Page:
“Parade” is a series of photographs distilled from 8mm home movies shot by my mother in the late 1950’s and early 1960’s.

The original films document two parades: one in Duluth, Minnesota with Hugh O’Brien, television’s Wyatt Earp, and Miss Seaway, a beauty queen, while the other in Pasadena California, is the annual Rose Parade with floats of Japanese gardens and Chinese pavilions.

Seductively embedded in the films’ textures and aged colors are visual abstractions, cultural stereotypes and social politics –from the local beauty queen in her frothy white dress to the slick politician waving to the crowd.

This series is about memory. As a young girl, I was present when these films were shot. They are records of the literal and metaphorical passing parade. The grainy quality of the original films and the effect of the pixel (resulting from their transfer to video), evoke the vague and foggy feelings of childhood, as well as the uneasy fading and dissolving of memories in adulthood. Adding personal resonance to the project was the Alzheimer’s my mother suffered in her final years.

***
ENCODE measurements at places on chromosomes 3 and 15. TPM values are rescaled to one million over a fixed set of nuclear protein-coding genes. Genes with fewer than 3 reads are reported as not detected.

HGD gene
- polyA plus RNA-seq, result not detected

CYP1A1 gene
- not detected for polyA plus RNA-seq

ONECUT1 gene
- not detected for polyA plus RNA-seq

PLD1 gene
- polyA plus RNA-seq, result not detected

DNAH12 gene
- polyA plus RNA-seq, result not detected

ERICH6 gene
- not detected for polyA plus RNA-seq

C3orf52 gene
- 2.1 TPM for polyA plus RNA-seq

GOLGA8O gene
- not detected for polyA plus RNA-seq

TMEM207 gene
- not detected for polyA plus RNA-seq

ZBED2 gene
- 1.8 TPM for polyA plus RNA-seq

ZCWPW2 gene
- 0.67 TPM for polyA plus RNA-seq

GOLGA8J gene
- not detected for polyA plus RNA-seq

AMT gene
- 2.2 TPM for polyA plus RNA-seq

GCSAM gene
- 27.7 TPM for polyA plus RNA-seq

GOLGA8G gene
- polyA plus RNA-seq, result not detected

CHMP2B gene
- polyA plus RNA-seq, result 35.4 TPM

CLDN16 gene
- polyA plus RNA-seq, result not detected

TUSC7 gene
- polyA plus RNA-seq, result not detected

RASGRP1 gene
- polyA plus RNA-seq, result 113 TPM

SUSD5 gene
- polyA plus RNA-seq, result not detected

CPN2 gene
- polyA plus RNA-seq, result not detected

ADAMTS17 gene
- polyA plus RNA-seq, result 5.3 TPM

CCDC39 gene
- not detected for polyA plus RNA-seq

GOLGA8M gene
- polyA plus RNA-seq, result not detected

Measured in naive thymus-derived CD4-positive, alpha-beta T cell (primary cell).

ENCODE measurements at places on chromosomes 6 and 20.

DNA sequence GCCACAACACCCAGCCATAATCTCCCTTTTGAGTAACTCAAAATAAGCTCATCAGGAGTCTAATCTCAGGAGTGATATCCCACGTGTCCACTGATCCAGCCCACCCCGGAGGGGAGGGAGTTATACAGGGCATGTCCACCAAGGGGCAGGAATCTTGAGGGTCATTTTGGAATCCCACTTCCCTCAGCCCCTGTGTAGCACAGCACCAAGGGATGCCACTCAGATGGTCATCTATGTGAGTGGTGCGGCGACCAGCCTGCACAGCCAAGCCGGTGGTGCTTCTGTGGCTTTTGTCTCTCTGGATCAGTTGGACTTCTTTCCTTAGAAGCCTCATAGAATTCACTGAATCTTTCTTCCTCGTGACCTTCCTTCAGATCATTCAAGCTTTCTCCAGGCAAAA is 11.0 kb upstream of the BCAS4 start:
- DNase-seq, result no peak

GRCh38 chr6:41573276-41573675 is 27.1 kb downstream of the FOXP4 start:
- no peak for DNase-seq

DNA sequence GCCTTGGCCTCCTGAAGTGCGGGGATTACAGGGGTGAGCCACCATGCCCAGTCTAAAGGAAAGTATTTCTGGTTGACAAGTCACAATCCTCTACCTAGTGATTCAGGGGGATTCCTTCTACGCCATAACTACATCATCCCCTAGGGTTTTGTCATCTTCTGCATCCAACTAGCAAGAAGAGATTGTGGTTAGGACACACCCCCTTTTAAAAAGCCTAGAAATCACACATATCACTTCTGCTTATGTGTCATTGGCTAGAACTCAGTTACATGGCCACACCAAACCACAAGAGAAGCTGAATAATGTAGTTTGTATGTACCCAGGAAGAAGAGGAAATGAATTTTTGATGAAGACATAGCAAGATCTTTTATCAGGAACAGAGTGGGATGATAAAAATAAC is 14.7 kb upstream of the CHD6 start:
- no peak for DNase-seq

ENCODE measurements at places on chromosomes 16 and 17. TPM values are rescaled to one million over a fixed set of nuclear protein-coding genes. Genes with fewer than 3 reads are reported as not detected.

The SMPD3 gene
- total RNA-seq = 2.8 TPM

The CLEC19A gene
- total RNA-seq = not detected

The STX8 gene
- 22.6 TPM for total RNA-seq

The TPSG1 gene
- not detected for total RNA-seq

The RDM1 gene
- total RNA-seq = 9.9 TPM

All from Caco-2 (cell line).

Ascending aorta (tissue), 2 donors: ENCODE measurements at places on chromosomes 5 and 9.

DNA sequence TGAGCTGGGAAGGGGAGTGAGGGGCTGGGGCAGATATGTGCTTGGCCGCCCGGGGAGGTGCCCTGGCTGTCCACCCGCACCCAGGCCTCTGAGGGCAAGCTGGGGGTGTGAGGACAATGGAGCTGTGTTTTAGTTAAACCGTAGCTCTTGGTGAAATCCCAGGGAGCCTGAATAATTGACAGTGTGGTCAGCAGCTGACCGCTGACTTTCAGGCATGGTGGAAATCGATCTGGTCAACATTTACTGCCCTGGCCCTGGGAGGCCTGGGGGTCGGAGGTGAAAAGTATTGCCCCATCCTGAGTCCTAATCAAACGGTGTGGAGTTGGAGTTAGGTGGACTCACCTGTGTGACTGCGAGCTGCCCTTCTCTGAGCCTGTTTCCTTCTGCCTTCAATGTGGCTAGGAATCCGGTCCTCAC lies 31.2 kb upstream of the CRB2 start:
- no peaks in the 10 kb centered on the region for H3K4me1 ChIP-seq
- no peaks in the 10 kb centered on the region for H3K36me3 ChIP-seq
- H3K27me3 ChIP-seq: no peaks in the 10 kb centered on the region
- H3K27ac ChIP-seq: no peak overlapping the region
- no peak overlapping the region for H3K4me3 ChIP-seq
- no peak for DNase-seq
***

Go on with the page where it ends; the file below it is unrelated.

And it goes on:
“Greene’s subjects –various beauty queens in cars, floats or wagons– look like a grainy, discolored memory. One cannot help being reminded of some idealist’s dream: a postwar woman who sees a world filled with pleasure and promise.”—D. Dominick Lombardi, The New York Times.

My mother used this 1950’s Bell & Howell 8mm camera to “capture” these parades, from Minnesota to California.

I then transferred the film to video, in order to create the artwork for the “Parade” series.

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